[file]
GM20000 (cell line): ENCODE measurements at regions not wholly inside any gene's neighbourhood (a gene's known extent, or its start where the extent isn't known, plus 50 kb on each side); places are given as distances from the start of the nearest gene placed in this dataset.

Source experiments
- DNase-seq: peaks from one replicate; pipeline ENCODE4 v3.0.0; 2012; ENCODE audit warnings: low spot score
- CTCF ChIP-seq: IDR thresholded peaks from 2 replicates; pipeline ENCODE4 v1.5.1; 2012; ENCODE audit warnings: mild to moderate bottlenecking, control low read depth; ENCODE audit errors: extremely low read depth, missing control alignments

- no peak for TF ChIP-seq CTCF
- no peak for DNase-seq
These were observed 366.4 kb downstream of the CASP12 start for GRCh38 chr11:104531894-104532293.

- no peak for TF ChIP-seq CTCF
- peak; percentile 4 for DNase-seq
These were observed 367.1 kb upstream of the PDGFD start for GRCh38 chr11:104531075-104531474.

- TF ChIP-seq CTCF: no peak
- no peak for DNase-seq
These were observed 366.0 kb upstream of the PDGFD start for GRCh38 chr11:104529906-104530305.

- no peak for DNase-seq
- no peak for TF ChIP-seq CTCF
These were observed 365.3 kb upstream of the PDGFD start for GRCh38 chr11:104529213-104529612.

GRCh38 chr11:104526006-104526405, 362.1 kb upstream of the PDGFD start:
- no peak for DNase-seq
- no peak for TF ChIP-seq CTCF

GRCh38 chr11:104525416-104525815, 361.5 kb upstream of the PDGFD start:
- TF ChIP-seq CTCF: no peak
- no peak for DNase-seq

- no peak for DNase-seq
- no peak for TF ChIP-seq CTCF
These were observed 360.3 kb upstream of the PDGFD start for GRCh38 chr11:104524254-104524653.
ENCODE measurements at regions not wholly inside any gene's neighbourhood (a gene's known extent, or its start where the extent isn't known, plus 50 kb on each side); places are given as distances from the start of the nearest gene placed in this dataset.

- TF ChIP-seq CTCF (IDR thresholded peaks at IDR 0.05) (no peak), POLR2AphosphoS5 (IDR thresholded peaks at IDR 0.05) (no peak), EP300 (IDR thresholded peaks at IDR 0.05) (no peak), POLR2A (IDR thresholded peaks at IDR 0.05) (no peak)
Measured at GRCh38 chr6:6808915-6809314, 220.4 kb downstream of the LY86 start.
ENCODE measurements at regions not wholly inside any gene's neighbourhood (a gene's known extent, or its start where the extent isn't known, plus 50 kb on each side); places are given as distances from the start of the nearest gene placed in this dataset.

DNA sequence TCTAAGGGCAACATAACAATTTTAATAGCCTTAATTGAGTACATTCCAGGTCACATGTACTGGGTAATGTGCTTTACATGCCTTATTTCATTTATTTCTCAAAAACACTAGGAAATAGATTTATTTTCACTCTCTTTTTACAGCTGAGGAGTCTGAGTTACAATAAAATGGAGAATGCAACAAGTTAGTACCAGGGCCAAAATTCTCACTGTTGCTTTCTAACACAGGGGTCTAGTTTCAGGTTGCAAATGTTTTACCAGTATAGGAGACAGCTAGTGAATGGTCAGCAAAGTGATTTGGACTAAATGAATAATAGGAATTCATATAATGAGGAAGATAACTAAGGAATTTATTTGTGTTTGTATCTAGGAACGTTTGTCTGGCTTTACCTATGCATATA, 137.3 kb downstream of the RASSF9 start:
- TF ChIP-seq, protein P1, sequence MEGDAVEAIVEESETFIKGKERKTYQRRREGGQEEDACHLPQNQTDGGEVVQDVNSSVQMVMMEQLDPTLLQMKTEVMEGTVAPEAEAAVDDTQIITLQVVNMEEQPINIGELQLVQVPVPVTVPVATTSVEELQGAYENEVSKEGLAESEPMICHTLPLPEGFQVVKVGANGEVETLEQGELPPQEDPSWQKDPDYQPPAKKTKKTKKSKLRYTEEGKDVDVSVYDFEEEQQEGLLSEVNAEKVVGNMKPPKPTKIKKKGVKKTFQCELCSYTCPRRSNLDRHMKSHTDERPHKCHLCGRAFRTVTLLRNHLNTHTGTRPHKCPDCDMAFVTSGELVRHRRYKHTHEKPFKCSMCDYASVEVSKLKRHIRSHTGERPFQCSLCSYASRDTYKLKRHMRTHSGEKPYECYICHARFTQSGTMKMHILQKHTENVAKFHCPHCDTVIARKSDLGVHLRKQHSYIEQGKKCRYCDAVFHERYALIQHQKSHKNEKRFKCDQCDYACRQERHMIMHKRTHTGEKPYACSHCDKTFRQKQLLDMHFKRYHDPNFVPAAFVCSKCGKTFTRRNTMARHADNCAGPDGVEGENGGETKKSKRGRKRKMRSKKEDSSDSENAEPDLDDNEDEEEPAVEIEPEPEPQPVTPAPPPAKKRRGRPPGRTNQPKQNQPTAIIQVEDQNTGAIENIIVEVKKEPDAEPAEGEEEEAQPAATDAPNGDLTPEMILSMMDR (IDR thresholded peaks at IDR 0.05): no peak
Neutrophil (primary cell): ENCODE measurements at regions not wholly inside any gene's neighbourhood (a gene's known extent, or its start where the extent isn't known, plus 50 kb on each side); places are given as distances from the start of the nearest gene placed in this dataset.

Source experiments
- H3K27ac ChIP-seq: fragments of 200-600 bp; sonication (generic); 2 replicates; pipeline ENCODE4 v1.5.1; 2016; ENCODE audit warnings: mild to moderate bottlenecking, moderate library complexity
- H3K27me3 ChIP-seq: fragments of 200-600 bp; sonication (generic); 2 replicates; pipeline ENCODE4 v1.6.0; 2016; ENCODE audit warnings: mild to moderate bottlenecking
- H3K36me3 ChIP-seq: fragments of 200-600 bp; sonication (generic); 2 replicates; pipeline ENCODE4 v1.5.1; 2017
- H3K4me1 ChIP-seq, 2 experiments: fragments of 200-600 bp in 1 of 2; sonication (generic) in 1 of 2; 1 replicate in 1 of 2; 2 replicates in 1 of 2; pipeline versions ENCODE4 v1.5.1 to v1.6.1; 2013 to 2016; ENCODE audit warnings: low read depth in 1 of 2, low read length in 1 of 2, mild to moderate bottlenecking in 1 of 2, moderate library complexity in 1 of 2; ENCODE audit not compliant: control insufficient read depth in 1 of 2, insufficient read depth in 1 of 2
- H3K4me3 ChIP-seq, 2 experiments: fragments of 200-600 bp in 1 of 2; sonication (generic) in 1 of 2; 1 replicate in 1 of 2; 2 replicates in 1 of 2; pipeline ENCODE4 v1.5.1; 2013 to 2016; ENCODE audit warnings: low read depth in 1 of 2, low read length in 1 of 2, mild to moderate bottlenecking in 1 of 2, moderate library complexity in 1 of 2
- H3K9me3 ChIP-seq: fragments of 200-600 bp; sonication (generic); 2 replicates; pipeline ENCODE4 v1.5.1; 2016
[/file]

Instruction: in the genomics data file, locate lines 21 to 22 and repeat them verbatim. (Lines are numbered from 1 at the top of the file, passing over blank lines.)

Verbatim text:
- TF ChIP-seq CTCF: no peak
- no peak for DNase-seq